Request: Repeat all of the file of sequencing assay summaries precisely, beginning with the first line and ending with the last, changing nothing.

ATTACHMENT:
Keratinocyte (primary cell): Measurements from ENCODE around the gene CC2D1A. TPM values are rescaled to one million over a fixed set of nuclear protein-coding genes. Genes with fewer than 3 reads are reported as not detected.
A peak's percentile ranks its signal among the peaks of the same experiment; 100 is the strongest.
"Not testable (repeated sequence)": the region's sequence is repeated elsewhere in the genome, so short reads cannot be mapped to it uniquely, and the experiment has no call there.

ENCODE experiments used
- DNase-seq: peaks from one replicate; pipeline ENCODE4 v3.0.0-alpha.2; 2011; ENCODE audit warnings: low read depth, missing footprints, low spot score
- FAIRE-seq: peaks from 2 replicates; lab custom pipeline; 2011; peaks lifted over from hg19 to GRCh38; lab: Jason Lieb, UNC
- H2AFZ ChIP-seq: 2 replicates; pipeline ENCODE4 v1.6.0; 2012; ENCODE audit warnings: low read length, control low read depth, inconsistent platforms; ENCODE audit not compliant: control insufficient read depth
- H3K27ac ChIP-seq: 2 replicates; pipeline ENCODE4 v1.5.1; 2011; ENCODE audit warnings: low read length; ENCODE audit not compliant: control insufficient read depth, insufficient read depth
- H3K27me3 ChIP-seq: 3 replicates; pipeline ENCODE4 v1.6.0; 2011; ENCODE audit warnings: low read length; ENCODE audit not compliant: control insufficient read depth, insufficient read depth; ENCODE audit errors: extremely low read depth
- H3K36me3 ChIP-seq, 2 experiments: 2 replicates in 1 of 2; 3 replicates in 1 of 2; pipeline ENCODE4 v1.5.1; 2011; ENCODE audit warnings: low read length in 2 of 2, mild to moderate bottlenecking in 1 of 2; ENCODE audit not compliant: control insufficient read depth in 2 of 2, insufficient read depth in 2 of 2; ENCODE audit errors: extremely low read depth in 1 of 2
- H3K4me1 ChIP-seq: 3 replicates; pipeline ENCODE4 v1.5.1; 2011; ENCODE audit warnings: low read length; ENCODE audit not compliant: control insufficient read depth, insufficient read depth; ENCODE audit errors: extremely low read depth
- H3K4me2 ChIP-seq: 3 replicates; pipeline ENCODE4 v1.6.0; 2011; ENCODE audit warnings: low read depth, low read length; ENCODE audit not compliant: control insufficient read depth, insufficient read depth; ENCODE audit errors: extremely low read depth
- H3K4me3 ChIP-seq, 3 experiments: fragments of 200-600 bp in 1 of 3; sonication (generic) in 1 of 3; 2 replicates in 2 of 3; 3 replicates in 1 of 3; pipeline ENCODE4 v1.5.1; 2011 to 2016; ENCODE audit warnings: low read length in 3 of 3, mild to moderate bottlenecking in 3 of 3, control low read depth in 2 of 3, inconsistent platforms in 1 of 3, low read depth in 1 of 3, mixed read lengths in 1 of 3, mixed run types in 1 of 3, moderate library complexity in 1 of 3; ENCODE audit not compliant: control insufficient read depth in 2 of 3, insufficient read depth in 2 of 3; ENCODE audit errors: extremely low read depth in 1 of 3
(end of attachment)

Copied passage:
Keratinocyte (primary cell): Measurements from ENCODE around the gene CC2D1A. TPM values are rescaled to one million over a fixed set of nuclear protein-coding genes. Genes with fewer than 3 reads are reported as not detected.
A peak's percentile ranks its signal among the peaks of the same experiment; 100 is the strongest.
"Not testable (repeated sequence)": the region's sequence is repeated elsewhere in the genome, so short reads cannot be mapped to it uniquely, and the experiment has no call there.

ENCODE experiments used
- DNase-seq: peaks from one replicate; pipeline ENCODE4 v3.0.0-alpha.2; 2011; ENCODE audit warnings: low read depth, missing footprints, low spot score
- FAIRE-seq: peaks from 2 replicates; lab custom pipeline; 2011; peaks lifted over from hg19 to GRCh38; lab: Jason Lieb, UNC
- H2AFZ ChIP-seq: 2 replicates; pipeline ENCODE4 v1.6.0; 2012; ENCODE audit warnings: low read length, control low read depth, inconsistent platforms; ENCODE audit not compliant: control insufficient read depth
- H3K27ac ChIP-seq: 2 replicates; pipeline ENCODE4 v1.5.1; 2011; ENCODE audit warnings: low read length; ENCODE audit not compliant: control insufficient read depth, insufficient read depth
- H3K27me3 ChIP-seq: 3 replicates; pipeline ENCODE4 v1.6.0; 2011; ENCODE audit warnings: low read length; ENCODE audit not compliant: control insufficient read depth, insufficient read depth; ENCODE audit errors: extremely low read depth
- H3K36me3 ChIP-seq, 2 experiments: 2 replicates in 1 of 2; 3 replicates in 1 of 2; pipeline ENCODE4 v1.5.1; 2011; ENCODE audit warnings: low read length in 2 of 2, mild to moderate bottlenecking in 1 of 2; ENCODE audit not compliant: control insufficient read depth in 2 of 2, insufficient read depth in 2 of 2; ENCODE audit errors: extremely low read depth in 1 of 2
- H3K4me1 ChIP-seq: 3 replicates; pipeline ENCODE4 v1.5.1; 2011; ENCODE audit warnings: low read length; ENCODE audit not compliant: control insufficient read depth, insufficient read depth; ENCODE audit errors: extremely low read depth
- H3K4me2 ChIP-seq: 3 replicates; pipeline ENCODE4 v1.6.0; 2011; ENCODE audit warnings: low read depth, low read length; ENCODE audit not compliant: control insufficient read depth, insufficient read depth; ENCODE audit errors: extremely low read depth
- H3K4me3 ChIP-seq, 3 experiments: fragments of 200-600 bp in 1 of 3; sonication (generic) in 1 of 3; 2 replicates in 2 of 3; 3 replicates in 1 of 3; pipeline ENCODE4 v1.5.1; 2011 to 2016; ENCODE audit warnings: low read length in 3 of 3, mild to moderate bottlenecking in 3 of 3, control low read depth in 2 of 3, inconsistent platforms in 1 of 3, low read depth in 1 of 3, mixed read lengths in 1 of 3, mixed run types in 1 of 3, moderate library complexity in 1 of 3; ENCODE audit not compliant: control insufficient read depth in 2 of 3, insufficient read depth in 2 of 3; ENCODE audit errors: extremely low read depth in 1 of 3